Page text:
The design of tailings dams has evolved over the last 100 years, with major advances occurring in British Columbia since the 1960’s when dam engineering technology was applied to their construction. Since that time, tailings technologies and tailings dam designs have continued to be advanced. However, in parallel with these advances, there have been complexities associated with many factors, including: increased consideration of environmental protection and long term sustainability; increases in mining rates; and, continued variability in types of tailings and the physiographic, environmental, and social settings that mines are constructed in. This paper describes the history of tailings dam design and construction, with emphasis on British Columbia. The investigations into the circumstances surrounding the failure of the Mount Polley tailings dam highlighted that practices in design, construction, and operation are highly variable and that ongoing innovation and adherence to good practice are required to reduce the risk to the public and the environment. Knowledge and application of Best Available Technologies (BAT) and Best Available Practices (BAP) are not as widely disseminated in the industry as they should be and practice improvement in the wake of Mount Polley will improve the state of tailings dam safety in British Columbia.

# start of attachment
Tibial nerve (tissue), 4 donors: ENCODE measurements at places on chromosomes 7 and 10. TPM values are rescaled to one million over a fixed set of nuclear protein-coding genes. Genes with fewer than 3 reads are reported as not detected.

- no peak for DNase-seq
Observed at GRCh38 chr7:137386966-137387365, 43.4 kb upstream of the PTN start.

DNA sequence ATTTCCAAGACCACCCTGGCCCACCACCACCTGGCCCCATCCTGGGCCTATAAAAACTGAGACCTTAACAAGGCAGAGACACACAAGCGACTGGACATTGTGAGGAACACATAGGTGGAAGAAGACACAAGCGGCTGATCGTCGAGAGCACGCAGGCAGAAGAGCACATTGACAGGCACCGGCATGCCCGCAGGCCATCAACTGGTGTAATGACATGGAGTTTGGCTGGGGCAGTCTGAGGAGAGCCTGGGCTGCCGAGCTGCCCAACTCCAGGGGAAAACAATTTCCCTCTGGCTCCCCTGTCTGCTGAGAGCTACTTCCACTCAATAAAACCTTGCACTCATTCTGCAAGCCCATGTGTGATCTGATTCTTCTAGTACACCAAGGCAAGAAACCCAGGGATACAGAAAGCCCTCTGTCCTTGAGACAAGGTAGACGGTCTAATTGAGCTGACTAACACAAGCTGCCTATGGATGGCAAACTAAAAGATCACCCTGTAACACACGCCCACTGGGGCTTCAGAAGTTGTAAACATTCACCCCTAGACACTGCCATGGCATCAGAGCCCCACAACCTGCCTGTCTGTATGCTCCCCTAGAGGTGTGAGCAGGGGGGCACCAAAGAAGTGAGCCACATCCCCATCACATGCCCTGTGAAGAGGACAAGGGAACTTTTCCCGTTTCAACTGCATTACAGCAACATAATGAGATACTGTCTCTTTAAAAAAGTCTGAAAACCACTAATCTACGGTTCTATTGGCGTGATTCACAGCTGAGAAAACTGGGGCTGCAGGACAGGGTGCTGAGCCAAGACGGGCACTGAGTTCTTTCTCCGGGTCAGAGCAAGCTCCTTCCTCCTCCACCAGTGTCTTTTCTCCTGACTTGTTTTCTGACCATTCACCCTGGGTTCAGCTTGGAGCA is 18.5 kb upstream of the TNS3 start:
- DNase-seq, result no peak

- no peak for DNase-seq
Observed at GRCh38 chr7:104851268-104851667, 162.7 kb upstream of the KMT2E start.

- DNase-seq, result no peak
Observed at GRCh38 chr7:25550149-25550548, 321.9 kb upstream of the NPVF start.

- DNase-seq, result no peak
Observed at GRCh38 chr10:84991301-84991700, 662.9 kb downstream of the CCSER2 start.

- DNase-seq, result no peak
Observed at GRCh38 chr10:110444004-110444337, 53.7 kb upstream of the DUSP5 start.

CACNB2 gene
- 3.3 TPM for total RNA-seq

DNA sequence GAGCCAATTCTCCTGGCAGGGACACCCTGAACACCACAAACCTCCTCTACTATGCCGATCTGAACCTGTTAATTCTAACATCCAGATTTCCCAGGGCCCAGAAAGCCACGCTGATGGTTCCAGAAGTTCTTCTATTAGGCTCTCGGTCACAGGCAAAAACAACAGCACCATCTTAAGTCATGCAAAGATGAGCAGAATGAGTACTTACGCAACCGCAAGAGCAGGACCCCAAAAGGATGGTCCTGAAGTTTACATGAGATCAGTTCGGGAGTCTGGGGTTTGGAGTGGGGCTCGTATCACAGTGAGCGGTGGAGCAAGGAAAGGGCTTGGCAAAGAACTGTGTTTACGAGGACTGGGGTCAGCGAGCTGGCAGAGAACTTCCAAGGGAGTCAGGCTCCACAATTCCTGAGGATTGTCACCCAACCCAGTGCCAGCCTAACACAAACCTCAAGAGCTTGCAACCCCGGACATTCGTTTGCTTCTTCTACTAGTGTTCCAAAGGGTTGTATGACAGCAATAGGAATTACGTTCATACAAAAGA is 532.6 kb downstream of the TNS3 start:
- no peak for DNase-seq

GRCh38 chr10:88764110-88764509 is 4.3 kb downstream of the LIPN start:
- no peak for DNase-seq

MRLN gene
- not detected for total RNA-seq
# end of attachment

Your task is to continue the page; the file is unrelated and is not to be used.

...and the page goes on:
McLeod, Harvey N. 2016. “History of Tailings Dam Design, Innovation, and Practice Changes Required in the Wake of the Mount Polley Mine Tailings Breach,” in: GeoVancouver 2016: 69th Canadian Geotechnical Conference, Vancouver, BC, October 2-5, 2016. Canadian Geotechnical Society.